By CD and DS
When deciding on a CAD manager to create and implement the CAD standards, suggest that all CAD staff vote on who they think should become the CAD leader. After all, who would know better about the best potential candidate than the company CAD designers and drafters? If there is a tie, flip a coin.
Keep it simple. While everyone may have their “preferred” way of doing things, the end result must be to run each department smoothly across the board with efficiency as the primary goal.
If no one can be found internally for the CAD manager position, or no one wants to take on the responsibility of developing and updating the CAD standards, management should hire an outside individual or seek qualified outside third party resources to develop and implement the CAD drawing standards. Then, of course, enforce them and move forward.
Make sure upper management is aware of the ramifications of not drawing the line when it comes to decision making. Too much time can be wasted due to progress blockers, such as a CAD department head with a personal agenda or the self-appointed company CAD guru.
In all fairness, nobody really likes to change the way they are working, when the way they have been working works well for them. After all why fix it if it’s not broken? But, sometimes “taking one for the team” and considering the bigger picture is in company’s best interest. It also makes the individual CAD users’ work easier when there is no guess work.
Prior to developing the CAD drawing standards, each department should submit its current AutoCAD standards to the CAD manager for review. These existing standards should only be used to assist the CAD manager with the development of the new global standard. No expectations should be placed on the CAD manager from any of the departments.
There should be only 1 final decision maker for the company’s AutoCAD standards, the CAD manager. The CAD manager’s decisions must be fully enforced by upper management in writing.
The CAD manager’s job is tough enough as it is. Fending off venting CAD staff because their favorite color for dimensioning has been changed from red to blue, should not be a pre requisite (hence the leeriness of many potential CAD managers to actually become CAD managers).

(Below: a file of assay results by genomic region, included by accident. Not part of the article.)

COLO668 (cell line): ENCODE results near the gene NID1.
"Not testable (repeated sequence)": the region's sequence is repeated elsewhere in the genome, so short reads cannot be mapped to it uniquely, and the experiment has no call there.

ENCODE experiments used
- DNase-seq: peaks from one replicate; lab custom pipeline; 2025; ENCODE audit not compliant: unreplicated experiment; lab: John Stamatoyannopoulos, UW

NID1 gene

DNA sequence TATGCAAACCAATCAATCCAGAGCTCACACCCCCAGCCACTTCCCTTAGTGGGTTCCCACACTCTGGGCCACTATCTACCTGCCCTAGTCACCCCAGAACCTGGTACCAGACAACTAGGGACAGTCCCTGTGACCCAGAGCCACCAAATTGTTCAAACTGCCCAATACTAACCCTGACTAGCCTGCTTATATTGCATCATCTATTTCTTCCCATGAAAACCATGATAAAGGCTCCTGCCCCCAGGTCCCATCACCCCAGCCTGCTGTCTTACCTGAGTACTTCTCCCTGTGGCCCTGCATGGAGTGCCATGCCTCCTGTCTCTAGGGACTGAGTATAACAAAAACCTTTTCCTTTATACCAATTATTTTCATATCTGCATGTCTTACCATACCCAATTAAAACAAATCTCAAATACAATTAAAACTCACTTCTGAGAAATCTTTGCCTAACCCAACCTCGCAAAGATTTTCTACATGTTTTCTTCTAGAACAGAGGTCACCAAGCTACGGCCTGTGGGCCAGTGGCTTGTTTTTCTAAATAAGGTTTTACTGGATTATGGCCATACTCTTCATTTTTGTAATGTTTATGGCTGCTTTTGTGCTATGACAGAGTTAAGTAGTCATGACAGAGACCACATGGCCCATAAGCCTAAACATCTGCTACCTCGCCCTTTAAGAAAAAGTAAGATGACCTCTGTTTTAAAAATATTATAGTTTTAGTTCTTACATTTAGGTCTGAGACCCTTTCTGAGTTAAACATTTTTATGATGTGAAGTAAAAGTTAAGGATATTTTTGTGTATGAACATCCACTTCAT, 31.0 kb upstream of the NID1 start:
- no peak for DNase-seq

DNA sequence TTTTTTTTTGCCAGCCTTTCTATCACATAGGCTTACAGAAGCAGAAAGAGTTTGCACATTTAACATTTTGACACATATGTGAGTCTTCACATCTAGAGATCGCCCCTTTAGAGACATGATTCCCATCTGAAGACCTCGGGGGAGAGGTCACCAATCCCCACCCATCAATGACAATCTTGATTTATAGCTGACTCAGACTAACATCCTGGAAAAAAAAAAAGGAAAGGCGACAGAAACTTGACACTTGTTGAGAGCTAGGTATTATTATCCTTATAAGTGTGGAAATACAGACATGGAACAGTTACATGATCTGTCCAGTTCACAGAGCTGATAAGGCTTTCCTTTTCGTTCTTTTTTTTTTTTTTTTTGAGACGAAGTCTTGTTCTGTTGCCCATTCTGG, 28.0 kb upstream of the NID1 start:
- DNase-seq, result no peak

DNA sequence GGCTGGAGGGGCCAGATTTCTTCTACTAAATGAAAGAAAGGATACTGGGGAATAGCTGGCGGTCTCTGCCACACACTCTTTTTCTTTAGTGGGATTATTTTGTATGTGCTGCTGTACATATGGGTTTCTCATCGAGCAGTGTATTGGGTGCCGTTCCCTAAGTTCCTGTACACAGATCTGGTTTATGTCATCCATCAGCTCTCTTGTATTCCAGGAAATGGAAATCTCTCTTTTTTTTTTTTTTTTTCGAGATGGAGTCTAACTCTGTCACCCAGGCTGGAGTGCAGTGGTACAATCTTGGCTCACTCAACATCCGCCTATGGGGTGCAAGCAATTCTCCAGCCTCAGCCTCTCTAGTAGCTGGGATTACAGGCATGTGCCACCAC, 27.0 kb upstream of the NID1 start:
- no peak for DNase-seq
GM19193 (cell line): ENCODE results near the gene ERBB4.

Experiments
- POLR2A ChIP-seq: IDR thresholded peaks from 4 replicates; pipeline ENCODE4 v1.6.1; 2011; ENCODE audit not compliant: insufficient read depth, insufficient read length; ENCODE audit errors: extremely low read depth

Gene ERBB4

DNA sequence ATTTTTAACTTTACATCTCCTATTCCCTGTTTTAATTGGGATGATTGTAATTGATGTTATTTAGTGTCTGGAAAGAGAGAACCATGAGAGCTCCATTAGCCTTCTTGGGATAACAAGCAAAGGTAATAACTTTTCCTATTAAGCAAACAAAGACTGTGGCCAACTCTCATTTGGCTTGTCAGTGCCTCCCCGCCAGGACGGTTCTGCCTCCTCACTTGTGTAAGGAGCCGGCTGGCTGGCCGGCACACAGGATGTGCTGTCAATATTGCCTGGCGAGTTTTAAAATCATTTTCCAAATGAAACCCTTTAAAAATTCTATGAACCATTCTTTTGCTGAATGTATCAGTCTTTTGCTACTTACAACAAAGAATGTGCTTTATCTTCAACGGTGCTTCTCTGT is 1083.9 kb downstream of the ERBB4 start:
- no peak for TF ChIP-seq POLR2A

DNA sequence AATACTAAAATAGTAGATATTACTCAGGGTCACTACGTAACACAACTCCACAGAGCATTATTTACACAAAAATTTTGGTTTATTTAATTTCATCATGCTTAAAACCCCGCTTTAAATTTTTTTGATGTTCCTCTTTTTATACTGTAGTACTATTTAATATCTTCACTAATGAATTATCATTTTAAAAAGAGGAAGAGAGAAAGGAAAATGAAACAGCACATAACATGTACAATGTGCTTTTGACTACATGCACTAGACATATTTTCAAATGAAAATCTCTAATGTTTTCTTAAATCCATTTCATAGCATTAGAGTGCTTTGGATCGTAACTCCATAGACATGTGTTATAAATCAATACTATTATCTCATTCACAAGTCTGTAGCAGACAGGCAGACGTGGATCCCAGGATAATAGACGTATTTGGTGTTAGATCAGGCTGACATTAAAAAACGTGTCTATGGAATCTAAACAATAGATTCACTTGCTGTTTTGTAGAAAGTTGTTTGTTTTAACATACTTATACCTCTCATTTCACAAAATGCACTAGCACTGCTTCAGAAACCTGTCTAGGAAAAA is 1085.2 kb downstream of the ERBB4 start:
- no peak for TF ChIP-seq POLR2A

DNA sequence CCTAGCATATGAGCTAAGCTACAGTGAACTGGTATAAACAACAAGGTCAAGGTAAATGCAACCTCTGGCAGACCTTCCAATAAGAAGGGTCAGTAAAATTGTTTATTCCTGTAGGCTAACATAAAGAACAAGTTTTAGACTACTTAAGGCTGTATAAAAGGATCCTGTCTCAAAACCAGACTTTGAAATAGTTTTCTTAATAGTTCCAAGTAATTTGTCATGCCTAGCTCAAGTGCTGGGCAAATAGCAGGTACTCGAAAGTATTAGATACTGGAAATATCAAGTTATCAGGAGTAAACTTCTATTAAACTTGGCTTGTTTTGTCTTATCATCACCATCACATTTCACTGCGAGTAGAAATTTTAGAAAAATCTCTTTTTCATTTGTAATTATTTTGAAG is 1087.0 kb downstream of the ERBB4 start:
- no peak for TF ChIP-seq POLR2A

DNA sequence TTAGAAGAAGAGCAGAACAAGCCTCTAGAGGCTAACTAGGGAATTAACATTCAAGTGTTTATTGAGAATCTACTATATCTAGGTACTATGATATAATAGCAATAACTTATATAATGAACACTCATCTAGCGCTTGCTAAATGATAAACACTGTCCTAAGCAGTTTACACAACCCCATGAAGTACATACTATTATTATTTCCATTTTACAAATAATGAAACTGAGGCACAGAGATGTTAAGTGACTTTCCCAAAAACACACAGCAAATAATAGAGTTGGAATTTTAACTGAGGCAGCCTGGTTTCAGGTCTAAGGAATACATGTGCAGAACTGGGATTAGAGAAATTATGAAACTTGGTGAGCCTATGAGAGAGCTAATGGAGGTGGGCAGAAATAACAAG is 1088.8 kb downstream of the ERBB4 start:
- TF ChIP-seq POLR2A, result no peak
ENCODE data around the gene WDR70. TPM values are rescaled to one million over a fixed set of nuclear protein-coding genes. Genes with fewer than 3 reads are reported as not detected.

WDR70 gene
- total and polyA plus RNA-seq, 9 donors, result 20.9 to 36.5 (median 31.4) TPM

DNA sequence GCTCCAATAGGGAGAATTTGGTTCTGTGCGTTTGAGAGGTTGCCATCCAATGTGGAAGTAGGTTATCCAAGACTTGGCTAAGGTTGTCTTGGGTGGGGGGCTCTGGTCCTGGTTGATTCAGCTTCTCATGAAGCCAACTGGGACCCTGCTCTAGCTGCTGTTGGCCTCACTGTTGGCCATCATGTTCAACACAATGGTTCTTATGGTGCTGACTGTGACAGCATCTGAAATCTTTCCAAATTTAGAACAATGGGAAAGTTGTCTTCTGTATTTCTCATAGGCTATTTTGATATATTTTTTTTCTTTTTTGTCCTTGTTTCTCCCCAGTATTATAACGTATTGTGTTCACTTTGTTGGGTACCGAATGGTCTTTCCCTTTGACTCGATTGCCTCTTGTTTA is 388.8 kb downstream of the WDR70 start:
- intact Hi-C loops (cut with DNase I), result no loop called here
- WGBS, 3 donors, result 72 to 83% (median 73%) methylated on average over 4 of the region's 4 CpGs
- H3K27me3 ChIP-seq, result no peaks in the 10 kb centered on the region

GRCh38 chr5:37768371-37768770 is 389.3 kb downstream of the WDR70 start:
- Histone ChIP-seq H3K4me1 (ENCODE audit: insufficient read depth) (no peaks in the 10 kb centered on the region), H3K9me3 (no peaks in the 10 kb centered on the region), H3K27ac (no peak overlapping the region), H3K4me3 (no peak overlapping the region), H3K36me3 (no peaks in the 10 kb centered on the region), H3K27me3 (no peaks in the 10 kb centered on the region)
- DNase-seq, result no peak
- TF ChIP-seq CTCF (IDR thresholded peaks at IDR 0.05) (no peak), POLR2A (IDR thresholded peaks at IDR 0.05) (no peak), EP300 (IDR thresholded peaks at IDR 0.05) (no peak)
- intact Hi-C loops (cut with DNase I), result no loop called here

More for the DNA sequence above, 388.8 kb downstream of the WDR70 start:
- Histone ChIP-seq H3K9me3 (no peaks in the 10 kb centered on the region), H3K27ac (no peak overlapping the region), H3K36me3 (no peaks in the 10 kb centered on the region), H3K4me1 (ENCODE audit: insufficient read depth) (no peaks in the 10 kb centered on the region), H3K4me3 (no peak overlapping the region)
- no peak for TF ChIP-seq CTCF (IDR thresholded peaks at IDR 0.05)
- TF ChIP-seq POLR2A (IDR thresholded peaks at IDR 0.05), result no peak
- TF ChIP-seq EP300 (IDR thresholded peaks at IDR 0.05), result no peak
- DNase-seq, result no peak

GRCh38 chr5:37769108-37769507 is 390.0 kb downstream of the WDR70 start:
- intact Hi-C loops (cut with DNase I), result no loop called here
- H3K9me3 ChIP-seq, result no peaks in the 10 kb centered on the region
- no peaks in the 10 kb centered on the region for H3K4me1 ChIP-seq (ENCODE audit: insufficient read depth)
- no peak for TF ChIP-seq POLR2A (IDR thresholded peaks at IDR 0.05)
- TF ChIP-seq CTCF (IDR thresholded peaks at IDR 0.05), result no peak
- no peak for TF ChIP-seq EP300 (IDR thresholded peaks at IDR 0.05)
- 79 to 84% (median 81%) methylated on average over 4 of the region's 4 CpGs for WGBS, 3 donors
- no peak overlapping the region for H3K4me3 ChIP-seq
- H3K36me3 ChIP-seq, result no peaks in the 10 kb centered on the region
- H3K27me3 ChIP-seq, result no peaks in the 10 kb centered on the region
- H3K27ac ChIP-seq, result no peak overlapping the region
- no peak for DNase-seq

Many firms utilize a CAD manager for other project related tasks, such as CAD design or drafting. That is probably not the best way to utilize a CAD manager since the manager could be performing various duties related to the well being of the firm’s CAD structure, saving the company money in the long run.
Nevertheless, if the CAD manager is also a CAD producer, the manager should be given the opportunity to work FULL-TIME and uninterrupted on developing the AutoCAD standards; 100% to creating AutoCAD standards during a predetermined amount of time, as discussed with upper management.
Two to three weeks should suffice for most firms, but other factors may warrant more time; such as the number of disciplines /departments / branches in the company, meetings if required, etc.
There should be sufficient time allowed to review the current standards (if any), research existing standards that work elsewhere, modify to suit if necessary, and organize an implementation schedule.
If meetings with department heads and representatives are a MUST, then more time should be reasonably allocated to developing the AutoCAD standards.
The meetings themselves should be limited to two meetings over a two to three week period, no more.
Enabling the CAD manager to carry on, as soon as possible, with the actual development of the CAD standards is best. Prolonging the inevitable is pointless and a waste of resources (not to mention costing the company more money).
Additionally, if there are many departments within the company or different types of CAD software are being utilized (i.e. AutoCAD, Microstation, Chief Architect, etc.), more time should be permitted.
Many times, upper management is not aware of the hard work a CAD manager contributes to a company. Keeping upper management informed of the CAD managers duties in a brief memo every couple of weeks is a good idea (layman’s terms would be best).
When it comes to a good CAD manager, a firm will “get what they pay for”. Realizing that an excellent CAD manager will save your company money in productivity, is smart business.
Ensuring the manager is appropriately compensated will send a clear message to him/her that you value their abilities.
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